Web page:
Most Russians know “Obyknovennoye Chudo,” or “An Ordinary Miracle,” as the magical 1978 film starring Oleg Yankovsky, Alexander Abdulov and Andrei Mironov among others. Now audiences have a chance to see the story, based on a play by Yevgeny Shvarts, on stage in a musical version currently showing at the Dubrovka Theater Center.
The film, directed by Mark Zakharov, is a classic Soviet film about a magician, played by Yankovsky, who creates a reverse fairy tale by turning a bear into a human being. That bear, Abdulov, must find and kiss a princess so he can become a bear again, but love and much more interferes in the tale.
“Its theme is eternal love — such heroes exist in our time, believe it or not,” said Yevgeny Khalturin, who plays the innkeeper in the musical. “We need such idealists to give us an example to follow.”
Ordinarily, the makers of such a musical would expect tough criticism for touching an old classic, but director Ivan Popovsky has soothed those opposed to the idea.
The three-hour musical has proved popular since it debuted earlier this year, winning acclaim and praise from critics.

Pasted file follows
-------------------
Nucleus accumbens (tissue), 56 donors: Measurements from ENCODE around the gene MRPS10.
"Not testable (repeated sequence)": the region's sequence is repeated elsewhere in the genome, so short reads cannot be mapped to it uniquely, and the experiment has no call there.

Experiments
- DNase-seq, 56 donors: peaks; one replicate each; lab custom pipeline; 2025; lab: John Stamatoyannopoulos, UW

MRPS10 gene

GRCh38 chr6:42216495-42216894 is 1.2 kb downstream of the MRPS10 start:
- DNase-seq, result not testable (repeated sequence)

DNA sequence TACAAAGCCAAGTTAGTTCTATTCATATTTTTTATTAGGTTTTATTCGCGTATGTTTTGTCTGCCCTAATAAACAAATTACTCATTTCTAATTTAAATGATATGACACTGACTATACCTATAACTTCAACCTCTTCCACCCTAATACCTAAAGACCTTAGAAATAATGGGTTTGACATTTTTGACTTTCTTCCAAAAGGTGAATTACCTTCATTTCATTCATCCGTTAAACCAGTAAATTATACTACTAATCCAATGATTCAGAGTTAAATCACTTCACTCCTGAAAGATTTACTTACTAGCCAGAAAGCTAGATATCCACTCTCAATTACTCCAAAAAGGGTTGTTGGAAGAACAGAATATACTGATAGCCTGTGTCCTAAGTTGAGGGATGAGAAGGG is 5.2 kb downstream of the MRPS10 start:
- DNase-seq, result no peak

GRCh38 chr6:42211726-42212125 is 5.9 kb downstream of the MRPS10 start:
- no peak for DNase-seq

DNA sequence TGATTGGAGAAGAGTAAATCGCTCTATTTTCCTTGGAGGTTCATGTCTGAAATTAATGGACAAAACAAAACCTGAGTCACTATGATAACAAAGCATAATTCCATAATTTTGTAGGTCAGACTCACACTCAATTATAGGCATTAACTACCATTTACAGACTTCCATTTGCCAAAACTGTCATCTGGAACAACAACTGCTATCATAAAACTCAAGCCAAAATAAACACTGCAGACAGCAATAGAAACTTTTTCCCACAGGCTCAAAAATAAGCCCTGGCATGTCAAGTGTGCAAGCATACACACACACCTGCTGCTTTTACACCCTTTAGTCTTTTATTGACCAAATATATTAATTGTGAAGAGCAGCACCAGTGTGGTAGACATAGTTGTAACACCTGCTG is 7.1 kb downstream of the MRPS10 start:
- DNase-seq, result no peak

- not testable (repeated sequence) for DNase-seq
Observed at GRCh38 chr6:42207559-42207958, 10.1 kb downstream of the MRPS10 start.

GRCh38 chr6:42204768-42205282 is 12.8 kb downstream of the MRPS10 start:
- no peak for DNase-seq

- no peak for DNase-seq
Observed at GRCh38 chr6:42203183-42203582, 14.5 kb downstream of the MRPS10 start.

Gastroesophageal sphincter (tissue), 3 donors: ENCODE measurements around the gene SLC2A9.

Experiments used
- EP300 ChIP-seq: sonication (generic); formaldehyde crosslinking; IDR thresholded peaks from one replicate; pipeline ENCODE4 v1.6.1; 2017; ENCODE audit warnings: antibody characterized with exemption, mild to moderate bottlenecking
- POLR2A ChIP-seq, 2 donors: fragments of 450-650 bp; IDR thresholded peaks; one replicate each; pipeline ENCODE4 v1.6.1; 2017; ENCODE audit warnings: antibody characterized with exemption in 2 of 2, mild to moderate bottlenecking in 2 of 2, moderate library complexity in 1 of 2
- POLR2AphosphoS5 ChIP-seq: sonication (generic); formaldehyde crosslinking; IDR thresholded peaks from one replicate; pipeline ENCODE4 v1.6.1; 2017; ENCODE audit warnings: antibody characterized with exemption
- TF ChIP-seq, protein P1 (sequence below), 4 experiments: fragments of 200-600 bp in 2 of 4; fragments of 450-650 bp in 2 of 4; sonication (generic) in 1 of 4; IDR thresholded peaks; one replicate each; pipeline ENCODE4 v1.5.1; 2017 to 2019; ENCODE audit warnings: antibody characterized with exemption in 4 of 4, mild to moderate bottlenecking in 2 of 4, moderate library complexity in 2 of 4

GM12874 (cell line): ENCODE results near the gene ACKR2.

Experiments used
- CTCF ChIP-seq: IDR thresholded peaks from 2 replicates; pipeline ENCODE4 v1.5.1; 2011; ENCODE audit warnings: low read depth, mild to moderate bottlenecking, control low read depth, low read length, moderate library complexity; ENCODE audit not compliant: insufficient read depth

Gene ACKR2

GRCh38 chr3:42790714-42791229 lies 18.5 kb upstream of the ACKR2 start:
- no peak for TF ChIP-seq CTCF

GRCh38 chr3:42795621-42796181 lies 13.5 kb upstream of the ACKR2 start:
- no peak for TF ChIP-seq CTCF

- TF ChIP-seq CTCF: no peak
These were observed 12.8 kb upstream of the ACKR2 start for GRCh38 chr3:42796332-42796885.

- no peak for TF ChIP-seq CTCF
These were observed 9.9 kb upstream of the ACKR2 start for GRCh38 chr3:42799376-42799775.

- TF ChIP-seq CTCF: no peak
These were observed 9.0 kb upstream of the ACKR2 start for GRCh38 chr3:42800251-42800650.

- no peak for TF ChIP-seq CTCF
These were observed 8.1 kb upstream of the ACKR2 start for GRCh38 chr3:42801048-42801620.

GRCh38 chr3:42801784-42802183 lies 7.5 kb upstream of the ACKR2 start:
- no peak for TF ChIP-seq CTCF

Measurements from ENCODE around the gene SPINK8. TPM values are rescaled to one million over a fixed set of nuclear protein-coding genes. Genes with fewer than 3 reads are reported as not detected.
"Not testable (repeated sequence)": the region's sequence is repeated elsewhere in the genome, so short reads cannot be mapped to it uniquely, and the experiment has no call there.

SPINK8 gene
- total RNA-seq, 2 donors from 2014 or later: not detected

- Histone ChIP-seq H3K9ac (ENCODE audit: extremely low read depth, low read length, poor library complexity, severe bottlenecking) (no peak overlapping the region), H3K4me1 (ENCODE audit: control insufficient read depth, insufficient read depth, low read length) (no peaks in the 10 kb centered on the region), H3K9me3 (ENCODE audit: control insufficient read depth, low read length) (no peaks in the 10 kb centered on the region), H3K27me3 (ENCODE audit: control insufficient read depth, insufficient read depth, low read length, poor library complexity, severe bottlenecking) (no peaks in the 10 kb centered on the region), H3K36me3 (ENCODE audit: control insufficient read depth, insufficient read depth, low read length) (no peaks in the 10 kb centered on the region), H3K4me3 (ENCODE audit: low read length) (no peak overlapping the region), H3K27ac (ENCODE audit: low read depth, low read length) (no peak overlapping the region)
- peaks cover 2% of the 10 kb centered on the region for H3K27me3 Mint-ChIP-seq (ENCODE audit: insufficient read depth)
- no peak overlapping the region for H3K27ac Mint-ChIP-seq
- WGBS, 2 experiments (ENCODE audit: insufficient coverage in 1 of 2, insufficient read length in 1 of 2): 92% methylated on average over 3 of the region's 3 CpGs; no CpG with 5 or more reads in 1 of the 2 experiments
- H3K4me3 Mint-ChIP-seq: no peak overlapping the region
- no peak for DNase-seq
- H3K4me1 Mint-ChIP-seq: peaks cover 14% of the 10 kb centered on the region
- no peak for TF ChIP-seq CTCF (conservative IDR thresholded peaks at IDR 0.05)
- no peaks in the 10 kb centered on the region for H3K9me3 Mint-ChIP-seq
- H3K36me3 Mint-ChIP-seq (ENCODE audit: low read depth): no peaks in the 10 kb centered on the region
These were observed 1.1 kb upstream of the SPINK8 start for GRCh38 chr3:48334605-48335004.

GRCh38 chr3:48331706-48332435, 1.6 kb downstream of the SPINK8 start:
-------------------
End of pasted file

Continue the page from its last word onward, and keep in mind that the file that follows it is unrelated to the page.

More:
“[Popovsky] doesn’t fight against the favorite film but the complete opposite — he references the unforgettable show for the viewer,” wrote the Izvestia newspaper in a review of the show.
“There is nothing cheap in this show,” wrote the Rossiiskaya Gazeta newspaper, “Neither the decoration, nor the fairy tale costumes that express the characters of each of
The film featured six songs by much loved composer Gennady Gladkov and lyricist Yuly Kim. All of these can be heard in the show, which has also reunited the pair to write three new songs for the musical.
“It is absolutely wonderful. All the best bits are united in it: beautiful drama, great music and wonderful songs,” producer Alexei Ivashchenko said.
Nevertheless, there are distinct differences between the two.
“The Mark Zakharov film is in first place a philosophical proverb,” Ivashchenko said. “[Our director] wanted to create a bright fairy tale. … We have staged it as Shvarts wrote it, without any changes. We have just shortened it a little bit.”
The musical would have run 4 1/2 hours without those cuts, Ivashchenko said.
“If you see our show you will immediately want to watch the film,” Khalturin said.
The show is recommended for children over the age of ten years old.